Prospective students often enquire about the difference between chemical engineering and chemistry as a field of study. Roughly speaking, chemistry deals with chemical reactions, i.e. the binding together and splitting of molecules. When chemical reactions are carried out on a large scale - as is typically the case in a chemical plant – a variety of additional issues have to be considered. They involve the transport and mixing of the reactants, the evacuation or supply of the heat involved in the reaction, the purification of the products, the energetic optimization of the entire process, etc. All these issues are the bread-and-butter of chemical engineers.
The Wikipedia page on Chemical Engineering provides the following definition, which highlights the multidisciplinary nature of the field: “Chemical engineering is a branch of engineering that applies physical sciences (physics and chemistry) and life sciences (microbiology and biochemistry) together with applied mathematics and economics to produce, transform, transport, and properly use chemicals, materials and energy.”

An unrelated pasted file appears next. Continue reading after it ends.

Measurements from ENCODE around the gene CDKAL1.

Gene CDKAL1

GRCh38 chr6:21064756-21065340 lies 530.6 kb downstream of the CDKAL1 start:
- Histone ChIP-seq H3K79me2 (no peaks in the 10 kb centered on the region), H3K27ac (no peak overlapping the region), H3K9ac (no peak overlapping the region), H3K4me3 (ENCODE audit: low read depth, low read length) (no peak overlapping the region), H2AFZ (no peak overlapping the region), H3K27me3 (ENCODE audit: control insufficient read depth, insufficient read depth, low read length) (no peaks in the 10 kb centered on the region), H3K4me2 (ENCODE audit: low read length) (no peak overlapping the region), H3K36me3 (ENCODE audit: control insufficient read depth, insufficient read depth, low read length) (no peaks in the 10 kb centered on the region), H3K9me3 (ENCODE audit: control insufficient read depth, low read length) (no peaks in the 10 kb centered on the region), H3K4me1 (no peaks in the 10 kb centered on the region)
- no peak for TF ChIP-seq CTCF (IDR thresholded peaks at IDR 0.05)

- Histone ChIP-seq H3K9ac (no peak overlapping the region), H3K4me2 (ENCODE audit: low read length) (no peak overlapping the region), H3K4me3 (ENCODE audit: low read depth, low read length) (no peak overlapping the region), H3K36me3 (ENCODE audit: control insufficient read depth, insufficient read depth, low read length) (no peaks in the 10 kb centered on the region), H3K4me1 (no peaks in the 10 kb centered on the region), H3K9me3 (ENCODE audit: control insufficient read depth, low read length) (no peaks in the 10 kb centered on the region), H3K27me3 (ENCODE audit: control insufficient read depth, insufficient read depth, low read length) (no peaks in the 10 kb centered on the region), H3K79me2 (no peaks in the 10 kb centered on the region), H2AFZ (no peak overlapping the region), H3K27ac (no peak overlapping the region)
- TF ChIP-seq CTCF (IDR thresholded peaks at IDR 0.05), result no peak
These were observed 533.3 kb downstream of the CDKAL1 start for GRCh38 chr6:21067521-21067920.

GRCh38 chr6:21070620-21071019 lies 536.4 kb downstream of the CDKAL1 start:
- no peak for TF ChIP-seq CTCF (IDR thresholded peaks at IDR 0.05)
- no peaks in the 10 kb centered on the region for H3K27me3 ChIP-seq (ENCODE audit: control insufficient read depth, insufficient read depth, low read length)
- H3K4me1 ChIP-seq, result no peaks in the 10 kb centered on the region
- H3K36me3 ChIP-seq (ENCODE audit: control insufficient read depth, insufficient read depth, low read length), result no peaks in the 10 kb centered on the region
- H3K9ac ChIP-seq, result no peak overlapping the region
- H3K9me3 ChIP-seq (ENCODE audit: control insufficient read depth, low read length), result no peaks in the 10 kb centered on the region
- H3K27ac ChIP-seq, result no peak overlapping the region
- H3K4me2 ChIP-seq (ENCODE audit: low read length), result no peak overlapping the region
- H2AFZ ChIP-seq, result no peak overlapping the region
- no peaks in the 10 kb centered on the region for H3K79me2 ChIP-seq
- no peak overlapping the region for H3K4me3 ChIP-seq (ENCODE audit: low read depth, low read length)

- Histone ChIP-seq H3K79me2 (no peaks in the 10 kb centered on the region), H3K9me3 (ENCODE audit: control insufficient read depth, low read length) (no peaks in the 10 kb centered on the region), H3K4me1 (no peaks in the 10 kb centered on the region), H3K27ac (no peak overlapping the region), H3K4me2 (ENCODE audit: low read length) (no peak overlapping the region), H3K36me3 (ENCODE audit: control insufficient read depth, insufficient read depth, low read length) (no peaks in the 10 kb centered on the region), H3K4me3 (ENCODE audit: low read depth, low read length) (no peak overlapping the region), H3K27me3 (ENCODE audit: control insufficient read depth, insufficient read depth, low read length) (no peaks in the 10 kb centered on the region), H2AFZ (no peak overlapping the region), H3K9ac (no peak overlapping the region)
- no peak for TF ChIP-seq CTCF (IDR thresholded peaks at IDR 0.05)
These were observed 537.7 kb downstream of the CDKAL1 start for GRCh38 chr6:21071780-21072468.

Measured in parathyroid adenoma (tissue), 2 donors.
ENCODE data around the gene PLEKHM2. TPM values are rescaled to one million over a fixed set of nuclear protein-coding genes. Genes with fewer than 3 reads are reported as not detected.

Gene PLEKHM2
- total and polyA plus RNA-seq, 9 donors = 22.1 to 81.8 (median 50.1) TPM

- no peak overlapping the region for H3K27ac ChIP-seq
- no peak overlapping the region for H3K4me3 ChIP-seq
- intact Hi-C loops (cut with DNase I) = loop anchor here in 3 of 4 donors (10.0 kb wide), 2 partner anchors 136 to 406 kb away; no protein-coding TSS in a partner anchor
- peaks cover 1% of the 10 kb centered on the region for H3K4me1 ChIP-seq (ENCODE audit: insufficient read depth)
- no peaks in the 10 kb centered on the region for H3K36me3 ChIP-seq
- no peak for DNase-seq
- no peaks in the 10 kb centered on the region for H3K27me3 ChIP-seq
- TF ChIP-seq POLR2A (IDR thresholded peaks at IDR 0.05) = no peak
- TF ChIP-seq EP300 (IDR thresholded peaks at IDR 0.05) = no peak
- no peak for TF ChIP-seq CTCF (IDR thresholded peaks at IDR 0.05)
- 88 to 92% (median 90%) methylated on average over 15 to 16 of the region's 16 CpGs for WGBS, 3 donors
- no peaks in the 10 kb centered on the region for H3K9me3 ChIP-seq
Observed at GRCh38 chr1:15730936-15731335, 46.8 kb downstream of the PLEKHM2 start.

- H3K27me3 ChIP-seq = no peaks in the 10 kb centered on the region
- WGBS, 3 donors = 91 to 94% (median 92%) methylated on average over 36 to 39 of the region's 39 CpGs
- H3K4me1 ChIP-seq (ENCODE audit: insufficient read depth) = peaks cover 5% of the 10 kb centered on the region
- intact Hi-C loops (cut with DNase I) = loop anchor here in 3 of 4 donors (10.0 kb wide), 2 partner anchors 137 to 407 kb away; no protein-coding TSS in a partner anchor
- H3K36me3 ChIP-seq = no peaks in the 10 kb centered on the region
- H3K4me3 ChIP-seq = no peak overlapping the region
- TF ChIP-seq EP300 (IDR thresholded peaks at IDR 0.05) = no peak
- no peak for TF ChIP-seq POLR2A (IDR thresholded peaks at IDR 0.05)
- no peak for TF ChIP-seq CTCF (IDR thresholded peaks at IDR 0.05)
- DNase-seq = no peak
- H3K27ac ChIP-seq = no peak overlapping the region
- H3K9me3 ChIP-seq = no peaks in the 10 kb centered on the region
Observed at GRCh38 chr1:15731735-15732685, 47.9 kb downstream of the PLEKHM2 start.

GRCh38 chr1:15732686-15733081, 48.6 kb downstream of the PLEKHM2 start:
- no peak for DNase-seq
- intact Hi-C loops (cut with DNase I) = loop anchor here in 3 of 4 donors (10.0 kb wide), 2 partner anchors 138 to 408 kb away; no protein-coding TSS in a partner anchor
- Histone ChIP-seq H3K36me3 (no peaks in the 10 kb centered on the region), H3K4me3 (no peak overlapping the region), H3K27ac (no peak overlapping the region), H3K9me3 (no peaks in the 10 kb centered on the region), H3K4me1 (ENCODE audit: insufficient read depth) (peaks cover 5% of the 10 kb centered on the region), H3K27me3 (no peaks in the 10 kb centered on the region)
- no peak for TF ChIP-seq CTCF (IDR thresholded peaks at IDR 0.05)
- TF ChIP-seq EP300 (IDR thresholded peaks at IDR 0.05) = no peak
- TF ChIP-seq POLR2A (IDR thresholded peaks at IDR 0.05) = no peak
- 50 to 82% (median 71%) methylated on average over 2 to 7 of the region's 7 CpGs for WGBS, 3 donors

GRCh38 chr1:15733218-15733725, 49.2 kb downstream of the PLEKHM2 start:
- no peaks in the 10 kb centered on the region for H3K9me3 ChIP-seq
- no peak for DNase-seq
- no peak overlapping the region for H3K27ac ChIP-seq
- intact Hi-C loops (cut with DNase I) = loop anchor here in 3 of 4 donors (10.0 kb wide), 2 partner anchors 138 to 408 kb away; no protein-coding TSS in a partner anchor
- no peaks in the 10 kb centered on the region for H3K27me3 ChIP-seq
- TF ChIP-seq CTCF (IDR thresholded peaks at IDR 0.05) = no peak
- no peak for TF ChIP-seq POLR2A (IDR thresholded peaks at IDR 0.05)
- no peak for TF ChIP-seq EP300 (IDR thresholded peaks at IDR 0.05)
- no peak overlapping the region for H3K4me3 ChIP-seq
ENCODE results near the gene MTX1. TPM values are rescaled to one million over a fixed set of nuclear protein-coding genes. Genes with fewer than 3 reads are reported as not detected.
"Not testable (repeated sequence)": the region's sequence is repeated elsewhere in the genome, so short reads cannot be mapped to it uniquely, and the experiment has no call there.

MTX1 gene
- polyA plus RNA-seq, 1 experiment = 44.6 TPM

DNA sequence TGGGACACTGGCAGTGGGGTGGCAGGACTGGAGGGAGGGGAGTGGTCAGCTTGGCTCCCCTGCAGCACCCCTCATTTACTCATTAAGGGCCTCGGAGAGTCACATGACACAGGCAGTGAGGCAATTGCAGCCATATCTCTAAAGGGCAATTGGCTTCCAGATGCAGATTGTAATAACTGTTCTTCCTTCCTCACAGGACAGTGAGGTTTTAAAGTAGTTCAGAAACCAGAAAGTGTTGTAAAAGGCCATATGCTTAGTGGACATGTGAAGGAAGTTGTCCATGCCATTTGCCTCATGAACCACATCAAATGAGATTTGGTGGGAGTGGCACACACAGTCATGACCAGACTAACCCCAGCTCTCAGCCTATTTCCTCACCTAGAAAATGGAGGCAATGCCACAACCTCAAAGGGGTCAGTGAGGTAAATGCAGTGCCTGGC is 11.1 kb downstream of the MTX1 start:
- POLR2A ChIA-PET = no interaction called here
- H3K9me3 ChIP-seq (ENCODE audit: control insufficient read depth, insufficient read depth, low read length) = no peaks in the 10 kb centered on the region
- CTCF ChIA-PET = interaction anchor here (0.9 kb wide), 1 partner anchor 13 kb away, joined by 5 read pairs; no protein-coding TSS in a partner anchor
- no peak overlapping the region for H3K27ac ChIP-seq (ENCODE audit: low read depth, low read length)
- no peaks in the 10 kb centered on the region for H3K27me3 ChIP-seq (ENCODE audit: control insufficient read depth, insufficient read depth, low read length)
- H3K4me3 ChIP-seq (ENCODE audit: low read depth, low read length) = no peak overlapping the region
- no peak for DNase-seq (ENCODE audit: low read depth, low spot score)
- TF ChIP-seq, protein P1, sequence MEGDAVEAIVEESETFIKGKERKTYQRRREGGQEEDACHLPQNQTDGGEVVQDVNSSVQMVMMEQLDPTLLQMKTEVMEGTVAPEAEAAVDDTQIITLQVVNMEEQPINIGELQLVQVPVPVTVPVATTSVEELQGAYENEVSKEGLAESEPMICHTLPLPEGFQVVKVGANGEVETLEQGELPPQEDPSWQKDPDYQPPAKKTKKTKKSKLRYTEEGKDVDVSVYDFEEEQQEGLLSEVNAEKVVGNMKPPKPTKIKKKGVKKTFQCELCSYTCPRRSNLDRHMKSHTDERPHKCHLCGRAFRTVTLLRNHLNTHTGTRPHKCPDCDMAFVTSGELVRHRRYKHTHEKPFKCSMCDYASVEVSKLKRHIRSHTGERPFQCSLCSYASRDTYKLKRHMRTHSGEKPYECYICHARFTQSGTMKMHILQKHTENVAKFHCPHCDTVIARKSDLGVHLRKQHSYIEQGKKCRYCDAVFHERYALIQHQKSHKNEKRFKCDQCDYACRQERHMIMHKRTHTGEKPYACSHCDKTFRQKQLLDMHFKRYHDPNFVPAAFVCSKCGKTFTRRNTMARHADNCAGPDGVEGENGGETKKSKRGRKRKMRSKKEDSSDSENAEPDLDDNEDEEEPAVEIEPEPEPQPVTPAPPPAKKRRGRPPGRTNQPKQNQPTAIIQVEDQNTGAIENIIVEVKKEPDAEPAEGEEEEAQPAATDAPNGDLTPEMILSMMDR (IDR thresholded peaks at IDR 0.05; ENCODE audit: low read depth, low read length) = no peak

The training in chemical engineering at the University of Liège consists in a three-yearly general Bachelor program in “Engineering” followed by a two-yearly specialized Master program in “Engineering and Materials Sciences.” We also offer a PhD training.
The employment opportunities for chemical engineers are myriads. Over the years, our alumni have found employment notably in the following fields of industry:
In all these fields, chemical engineers hold a wide variety of jobs including research and development, process design and optimisation, production management, as well as environmental, quality and safety management.